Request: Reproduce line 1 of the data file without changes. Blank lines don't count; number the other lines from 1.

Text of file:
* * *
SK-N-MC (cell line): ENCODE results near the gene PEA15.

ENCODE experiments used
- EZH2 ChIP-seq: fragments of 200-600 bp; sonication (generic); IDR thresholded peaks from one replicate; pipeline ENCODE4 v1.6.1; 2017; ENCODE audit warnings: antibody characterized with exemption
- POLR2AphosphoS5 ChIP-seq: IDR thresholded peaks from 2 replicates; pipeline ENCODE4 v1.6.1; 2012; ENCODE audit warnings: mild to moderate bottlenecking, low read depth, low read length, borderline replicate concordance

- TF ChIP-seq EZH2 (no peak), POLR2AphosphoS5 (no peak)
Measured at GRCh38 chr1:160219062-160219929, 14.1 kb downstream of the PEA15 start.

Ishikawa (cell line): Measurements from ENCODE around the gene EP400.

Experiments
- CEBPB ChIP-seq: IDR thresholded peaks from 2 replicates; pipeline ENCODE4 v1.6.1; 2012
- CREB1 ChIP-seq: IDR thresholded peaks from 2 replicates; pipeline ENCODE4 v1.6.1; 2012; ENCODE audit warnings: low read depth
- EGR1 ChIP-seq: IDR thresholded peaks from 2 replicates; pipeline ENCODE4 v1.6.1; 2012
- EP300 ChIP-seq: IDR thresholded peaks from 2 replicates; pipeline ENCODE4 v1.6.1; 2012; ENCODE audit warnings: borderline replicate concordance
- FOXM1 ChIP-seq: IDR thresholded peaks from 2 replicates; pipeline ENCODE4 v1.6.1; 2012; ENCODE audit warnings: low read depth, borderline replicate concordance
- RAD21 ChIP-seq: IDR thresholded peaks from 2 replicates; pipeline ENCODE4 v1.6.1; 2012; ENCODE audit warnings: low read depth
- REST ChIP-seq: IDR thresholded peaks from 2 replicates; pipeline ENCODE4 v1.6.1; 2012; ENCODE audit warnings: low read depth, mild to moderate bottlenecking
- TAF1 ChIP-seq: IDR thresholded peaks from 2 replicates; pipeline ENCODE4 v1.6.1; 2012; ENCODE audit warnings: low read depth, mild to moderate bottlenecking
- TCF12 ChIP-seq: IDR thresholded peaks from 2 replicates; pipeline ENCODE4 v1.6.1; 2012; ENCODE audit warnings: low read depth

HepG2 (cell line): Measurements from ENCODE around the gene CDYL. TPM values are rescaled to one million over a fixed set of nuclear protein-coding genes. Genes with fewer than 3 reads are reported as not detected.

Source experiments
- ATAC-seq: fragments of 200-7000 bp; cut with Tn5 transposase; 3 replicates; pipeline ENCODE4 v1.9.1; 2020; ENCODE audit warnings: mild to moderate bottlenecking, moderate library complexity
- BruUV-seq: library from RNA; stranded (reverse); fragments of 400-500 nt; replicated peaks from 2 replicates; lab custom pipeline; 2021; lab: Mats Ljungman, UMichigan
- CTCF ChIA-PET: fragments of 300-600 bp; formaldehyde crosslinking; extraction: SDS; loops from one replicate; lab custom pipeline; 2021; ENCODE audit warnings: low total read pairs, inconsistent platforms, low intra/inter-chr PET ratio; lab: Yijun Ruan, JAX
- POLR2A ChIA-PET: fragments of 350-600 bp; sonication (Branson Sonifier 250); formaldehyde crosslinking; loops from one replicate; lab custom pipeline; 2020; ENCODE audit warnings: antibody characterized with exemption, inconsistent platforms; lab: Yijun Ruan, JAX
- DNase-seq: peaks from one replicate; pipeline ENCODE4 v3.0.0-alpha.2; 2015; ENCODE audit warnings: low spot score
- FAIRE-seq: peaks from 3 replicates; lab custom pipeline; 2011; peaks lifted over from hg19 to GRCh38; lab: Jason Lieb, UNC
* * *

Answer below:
SK-N-MC (cell line): ENCODE results near the gene PEA15.